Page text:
Saturday 19 October 2019

What people are saying about Boris's deal

Charles Moore in the Telegraph today:

The real difference between the May era and the Johnson one concerns what happens next. If Mrs May’s deal had got through in March, it would have failed to clear the poisoned political atmosphere. With Mr Hammond still in place as Chancellor and Britain locked in the Customs Union, our direction of travel in relation to the EU would have been slowly back in. Sensing that the Leave campaign had lost in all but name, and that the Government did not mind this, British officialdom would have signalled to Brussels that it was back in business. The Establishment’s culture war against the 17.4 million Leave voters would have launched a new offensive.

If the Government wins today’s vote – and if MPs avoid nullifying it by voting for a second referendum or another extension – the political atmosphere is transformed. After three years of failure, we shall have success. After three years of deadlock, we shall have breakthrough. In the endless political contest between hope and fear, hope will have triumphed. Yesterday, I heard the BBC’s Adam Fleming referring to “Boris’s infamous phrase: ‘Get Brexit done’.” If those words are infamous to the BBC, you can bet they resonate in the country.

Charles Utley, son of the great T.E. Utley, on Facebook (reproduced by his kind permission):

The first thing to be said about this deal is that it is significantly different from Mrs May's. Many of us, I suspect, feared that Mr Johnson would simply accept almost all of the previous deal and just make two or three tiny changes to it. That is not what has
happened. Yes, of course, there are parts of Mrs May's agreement in this one. It would be very odd if there weren't. But the Johnson deal is different in several very important respects.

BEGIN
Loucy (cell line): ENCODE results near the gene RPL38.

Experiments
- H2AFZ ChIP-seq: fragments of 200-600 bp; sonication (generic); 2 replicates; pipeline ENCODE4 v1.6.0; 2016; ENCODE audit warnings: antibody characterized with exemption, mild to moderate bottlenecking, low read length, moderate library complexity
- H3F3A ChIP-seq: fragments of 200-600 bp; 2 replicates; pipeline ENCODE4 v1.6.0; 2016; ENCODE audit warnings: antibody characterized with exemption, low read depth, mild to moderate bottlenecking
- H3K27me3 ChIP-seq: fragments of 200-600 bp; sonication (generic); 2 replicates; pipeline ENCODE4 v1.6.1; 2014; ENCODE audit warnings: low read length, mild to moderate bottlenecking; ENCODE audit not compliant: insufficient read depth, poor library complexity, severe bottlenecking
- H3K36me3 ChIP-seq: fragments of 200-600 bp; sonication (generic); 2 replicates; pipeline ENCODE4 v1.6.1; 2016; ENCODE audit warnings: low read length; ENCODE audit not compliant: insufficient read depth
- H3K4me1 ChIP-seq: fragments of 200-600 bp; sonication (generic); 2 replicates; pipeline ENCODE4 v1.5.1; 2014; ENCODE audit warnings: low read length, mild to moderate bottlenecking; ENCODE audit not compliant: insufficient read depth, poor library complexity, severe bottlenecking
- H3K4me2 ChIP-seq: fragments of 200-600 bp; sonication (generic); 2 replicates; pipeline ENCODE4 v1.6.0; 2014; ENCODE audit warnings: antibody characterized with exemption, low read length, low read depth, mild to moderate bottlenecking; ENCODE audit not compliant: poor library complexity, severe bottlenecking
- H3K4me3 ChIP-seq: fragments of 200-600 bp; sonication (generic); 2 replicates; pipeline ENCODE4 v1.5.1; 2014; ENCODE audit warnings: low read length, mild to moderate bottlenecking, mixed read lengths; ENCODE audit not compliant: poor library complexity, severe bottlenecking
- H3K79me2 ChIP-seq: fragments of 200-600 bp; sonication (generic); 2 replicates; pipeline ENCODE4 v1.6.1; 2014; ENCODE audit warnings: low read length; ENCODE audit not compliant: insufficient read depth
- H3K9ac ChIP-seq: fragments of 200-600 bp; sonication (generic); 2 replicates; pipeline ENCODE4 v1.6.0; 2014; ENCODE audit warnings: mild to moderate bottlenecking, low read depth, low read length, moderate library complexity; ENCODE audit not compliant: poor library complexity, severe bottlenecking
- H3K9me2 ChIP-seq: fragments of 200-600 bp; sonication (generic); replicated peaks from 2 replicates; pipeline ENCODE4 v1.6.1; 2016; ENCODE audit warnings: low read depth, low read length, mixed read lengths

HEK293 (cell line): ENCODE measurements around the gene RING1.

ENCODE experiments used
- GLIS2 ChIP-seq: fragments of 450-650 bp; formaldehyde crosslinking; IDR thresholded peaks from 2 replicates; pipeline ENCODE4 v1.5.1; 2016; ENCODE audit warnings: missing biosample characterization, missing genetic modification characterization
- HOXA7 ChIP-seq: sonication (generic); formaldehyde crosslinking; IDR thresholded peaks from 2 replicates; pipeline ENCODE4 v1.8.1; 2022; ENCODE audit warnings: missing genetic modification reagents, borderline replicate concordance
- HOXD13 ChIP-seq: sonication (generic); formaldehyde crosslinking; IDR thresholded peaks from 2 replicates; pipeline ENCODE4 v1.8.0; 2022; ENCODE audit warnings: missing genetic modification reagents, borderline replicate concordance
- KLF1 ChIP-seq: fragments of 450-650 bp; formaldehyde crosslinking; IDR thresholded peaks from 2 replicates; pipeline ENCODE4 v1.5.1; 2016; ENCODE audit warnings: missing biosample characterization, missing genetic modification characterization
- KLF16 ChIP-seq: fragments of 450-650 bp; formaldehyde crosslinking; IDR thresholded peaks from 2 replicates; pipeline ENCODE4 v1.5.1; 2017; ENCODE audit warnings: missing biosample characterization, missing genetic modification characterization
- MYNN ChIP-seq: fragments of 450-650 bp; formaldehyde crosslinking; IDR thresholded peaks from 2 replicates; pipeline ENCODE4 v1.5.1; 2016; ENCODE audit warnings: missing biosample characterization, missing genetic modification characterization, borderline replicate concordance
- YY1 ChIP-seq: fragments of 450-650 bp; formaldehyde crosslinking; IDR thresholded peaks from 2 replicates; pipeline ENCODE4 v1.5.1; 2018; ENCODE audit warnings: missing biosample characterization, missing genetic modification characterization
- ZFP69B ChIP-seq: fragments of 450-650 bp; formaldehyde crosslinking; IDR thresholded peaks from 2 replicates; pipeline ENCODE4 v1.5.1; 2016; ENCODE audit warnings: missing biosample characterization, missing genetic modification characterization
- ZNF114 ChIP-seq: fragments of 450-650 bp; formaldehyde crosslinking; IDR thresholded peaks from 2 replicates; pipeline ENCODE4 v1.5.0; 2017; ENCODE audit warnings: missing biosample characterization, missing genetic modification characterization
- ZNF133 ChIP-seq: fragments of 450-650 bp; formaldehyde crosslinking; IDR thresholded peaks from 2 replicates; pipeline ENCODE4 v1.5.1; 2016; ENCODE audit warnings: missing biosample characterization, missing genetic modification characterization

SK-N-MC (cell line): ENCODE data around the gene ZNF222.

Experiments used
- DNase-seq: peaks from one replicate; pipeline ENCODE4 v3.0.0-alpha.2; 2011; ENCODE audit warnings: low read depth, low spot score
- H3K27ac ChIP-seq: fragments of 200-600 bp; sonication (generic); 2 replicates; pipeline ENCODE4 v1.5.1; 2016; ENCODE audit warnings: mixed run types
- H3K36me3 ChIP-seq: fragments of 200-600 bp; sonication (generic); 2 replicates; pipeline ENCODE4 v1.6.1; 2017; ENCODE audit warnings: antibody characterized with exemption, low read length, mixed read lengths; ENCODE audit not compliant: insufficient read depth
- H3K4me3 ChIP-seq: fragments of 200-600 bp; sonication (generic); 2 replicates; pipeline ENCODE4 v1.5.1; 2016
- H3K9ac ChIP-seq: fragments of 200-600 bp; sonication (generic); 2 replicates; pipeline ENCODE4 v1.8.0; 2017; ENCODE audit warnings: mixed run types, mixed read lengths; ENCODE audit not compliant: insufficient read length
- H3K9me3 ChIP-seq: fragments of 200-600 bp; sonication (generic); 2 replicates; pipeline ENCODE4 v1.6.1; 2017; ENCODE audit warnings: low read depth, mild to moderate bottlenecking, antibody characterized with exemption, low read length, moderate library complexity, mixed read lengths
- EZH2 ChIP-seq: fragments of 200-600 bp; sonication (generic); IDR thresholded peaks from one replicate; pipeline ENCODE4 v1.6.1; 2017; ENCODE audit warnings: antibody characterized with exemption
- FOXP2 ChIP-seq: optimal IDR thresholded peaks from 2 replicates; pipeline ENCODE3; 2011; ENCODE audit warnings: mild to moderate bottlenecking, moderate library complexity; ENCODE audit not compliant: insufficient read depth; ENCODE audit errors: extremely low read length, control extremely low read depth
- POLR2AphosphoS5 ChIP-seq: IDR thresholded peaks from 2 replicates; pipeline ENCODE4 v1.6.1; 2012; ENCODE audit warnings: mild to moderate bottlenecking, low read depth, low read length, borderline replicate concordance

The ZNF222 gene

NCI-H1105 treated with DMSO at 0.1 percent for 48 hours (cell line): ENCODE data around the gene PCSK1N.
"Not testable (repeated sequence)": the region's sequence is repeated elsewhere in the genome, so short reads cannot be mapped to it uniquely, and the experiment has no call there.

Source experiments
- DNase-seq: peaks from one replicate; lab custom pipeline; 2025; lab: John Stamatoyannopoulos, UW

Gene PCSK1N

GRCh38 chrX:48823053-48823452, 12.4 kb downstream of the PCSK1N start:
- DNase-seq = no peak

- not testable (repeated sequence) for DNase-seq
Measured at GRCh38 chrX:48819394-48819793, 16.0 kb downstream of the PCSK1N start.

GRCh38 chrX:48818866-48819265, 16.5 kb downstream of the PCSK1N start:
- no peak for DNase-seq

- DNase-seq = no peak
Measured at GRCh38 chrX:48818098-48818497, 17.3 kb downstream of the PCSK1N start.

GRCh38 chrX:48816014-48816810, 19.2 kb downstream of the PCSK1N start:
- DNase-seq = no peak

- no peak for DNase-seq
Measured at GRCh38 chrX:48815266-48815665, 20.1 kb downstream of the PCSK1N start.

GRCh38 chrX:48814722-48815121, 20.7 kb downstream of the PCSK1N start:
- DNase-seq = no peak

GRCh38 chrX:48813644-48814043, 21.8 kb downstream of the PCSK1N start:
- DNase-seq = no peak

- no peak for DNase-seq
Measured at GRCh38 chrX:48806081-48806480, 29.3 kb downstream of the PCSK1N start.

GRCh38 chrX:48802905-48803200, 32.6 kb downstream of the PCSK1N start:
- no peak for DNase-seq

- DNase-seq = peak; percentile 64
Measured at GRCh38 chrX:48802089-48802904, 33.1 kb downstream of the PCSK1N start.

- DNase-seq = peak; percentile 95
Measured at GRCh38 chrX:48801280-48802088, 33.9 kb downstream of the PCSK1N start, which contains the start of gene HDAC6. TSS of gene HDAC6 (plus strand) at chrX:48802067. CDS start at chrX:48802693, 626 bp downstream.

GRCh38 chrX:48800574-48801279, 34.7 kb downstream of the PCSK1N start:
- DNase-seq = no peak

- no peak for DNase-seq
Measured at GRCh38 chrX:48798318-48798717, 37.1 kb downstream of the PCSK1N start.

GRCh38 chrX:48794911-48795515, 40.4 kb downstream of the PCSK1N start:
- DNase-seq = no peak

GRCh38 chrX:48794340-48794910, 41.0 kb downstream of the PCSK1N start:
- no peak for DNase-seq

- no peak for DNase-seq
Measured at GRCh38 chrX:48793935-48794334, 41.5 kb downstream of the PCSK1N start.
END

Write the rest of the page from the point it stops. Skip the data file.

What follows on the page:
The headlines, understandably, are all about the demise of the backstop. That is vital. If we had left the EU without being able to enter trade deals with non-EU countries we might as well not have bothered at all. And it is also vital that Northern Ireland should be in the UK's customs area, not the EU's customs union.

But I accept that there are aspects of Northern Ireland's treatment in this deal which are not perfect. Allowing the EU to decide which goods going from Great Britain to Northern Ireland are at risk of going into the Republic and should therefore be subject to tarrifs is far from ideal, though the fact that the scheme will be administered by the UK is some consolation.

In the long term, the VAT provisions could become detrimental to Northern Ireland. One must hope that that potential problem can be overcome.

But the reality is that the nonsensical theory that having a customs border between Northern Ireland and the Republic would somehow breach the Belfast Agreement and lead to lots of nationalist violence has stuck. The EU could never have been persuaded that it has always been a myth. Any deal had, somehow, to cater for the EU's illogical prejudices about the "hard border". Mr Johnson's solution is vastly superior to Mrs May's.

The long term aims, as set out in the political declaration, are also much more beneficial to the UK than those Mrs May proposed. The aim now is to have a decent free trade agreement with the EU without requiring us to adopt all the EU's excessive regulation. It must be our aim to be able to prosper outside the EU while still being able to trade freely with its member states. That is the aim of the EU and UK as expressed in the political declaration.

I must grasp the nettle. Yes, I think this is a deal which should be supported. I know many of you will call me a traitor who should be hanged, drawn and quartered for letting down the "clean Brexit" cause. I must be strong and take your criticism like a man.

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